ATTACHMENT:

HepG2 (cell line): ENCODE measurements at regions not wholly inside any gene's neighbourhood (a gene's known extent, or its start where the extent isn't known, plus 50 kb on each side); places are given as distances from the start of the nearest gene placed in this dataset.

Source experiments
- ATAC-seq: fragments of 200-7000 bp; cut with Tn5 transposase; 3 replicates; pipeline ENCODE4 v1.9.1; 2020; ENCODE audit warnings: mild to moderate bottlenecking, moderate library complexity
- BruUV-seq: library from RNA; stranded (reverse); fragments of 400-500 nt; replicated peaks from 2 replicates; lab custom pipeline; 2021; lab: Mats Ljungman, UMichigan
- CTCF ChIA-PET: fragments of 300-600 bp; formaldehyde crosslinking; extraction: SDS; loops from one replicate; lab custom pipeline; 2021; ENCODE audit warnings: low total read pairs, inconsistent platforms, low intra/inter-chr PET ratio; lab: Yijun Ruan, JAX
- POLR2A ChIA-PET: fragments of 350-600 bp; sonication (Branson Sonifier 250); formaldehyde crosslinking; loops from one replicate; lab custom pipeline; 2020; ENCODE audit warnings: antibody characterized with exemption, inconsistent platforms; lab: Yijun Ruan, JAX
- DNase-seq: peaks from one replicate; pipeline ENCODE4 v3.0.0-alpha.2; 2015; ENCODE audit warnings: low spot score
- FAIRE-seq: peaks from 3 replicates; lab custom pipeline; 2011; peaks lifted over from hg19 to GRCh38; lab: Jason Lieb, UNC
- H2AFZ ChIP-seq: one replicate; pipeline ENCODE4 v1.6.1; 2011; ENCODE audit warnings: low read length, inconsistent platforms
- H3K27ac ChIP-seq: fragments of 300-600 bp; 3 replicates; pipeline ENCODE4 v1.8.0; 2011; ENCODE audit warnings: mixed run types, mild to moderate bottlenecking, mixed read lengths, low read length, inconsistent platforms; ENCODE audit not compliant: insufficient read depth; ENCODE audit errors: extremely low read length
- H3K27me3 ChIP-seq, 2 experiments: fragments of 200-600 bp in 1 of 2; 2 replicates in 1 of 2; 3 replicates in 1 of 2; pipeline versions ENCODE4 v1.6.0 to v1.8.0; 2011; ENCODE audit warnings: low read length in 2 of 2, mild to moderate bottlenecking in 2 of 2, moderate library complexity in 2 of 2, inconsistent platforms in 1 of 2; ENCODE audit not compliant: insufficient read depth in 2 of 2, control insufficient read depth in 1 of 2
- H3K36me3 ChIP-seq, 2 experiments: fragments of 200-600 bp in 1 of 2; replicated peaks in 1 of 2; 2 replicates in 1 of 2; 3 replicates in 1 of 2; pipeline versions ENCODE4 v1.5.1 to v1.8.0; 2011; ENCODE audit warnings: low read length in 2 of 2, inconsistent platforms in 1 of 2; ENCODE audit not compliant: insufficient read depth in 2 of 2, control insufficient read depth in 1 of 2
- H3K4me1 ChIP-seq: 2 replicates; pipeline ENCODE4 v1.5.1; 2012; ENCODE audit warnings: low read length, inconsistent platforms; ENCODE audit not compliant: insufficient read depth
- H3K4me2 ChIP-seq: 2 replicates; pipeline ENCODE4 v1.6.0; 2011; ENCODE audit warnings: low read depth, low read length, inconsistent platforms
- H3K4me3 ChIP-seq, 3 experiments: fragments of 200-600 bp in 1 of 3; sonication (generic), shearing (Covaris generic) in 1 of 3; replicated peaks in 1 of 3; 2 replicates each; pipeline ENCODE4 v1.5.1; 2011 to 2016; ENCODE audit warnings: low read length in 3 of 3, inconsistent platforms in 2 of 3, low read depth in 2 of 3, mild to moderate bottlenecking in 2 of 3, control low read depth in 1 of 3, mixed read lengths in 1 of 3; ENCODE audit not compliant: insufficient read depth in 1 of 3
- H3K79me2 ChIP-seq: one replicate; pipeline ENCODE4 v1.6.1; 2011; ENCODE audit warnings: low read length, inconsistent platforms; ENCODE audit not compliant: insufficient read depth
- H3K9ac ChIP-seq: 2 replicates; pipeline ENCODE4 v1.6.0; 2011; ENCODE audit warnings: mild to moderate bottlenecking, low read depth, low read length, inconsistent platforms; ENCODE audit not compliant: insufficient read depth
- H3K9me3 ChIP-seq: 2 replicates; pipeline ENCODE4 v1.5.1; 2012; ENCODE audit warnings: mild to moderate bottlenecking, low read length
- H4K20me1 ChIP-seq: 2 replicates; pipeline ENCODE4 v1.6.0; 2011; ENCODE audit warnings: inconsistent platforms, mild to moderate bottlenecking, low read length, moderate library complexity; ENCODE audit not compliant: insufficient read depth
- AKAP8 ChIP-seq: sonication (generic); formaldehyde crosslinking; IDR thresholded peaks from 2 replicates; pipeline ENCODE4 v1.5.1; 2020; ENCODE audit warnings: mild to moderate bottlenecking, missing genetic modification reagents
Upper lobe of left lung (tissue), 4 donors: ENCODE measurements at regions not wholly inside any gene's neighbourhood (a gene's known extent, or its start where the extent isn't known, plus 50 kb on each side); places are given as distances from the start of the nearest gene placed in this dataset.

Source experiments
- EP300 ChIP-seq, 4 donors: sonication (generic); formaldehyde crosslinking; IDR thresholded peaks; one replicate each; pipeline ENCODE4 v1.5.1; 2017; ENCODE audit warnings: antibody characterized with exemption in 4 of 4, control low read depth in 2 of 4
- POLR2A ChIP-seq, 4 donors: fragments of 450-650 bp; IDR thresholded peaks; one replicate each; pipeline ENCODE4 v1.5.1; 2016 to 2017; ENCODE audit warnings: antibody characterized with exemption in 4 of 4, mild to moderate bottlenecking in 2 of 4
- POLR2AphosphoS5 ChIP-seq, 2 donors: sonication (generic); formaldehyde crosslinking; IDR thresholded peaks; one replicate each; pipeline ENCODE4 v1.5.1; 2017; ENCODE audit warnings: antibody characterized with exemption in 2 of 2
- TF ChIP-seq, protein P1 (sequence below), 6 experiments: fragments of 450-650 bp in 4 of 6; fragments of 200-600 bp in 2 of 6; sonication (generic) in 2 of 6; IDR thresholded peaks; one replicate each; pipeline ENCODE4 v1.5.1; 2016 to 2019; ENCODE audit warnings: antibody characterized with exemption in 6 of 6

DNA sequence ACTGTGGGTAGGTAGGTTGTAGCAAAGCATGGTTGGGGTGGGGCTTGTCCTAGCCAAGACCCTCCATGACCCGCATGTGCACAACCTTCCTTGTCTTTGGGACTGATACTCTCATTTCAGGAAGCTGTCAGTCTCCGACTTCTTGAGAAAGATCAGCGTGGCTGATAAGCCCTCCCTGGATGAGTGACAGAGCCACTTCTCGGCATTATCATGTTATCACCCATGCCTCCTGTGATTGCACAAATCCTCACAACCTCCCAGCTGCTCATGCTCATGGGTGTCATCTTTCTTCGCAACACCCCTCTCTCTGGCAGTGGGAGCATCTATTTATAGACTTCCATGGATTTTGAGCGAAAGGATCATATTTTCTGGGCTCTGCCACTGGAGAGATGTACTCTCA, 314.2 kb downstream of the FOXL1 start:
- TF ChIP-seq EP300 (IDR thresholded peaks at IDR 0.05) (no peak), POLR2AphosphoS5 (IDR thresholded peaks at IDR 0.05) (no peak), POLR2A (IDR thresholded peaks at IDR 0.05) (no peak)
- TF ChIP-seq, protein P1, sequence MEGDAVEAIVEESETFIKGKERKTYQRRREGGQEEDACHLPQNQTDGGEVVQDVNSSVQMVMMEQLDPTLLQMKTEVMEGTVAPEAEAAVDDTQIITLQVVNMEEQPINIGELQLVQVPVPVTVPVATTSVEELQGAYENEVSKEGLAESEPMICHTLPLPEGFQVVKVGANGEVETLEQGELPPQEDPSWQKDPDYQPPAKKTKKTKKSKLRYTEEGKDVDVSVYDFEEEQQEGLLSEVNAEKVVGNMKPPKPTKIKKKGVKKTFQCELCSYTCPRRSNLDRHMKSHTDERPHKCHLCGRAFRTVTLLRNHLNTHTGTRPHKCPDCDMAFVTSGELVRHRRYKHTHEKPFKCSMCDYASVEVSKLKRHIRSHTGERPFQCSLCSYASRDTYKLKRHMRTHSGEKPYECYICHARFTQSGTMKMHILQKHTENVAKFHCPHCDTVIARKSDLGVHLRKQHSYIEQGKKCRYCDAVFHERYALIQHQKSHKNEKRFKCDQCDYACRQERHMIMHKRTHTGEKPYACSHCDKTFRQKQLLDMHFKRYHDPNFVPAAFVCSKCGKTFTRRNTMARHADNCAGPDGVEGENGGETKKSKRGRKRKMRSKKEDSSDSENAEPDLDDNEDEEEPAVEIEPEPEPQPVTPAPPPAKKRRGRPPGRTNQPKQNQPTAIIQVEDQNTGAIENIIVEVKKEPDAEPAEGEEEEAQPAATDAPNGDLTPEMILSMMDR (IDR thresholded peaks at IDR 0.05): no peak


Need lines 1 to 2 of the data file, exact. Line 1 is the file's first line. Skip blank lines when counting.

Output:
HepG2 (cell line): ENCODE measurements at regions not wholly inside any gene's neighbourhood (a gene's known extent, or its start where the extent isn't known, plus 50 kb on each side); places are given as distances from the start of the nearest gene placed in this dataset.

Source experiments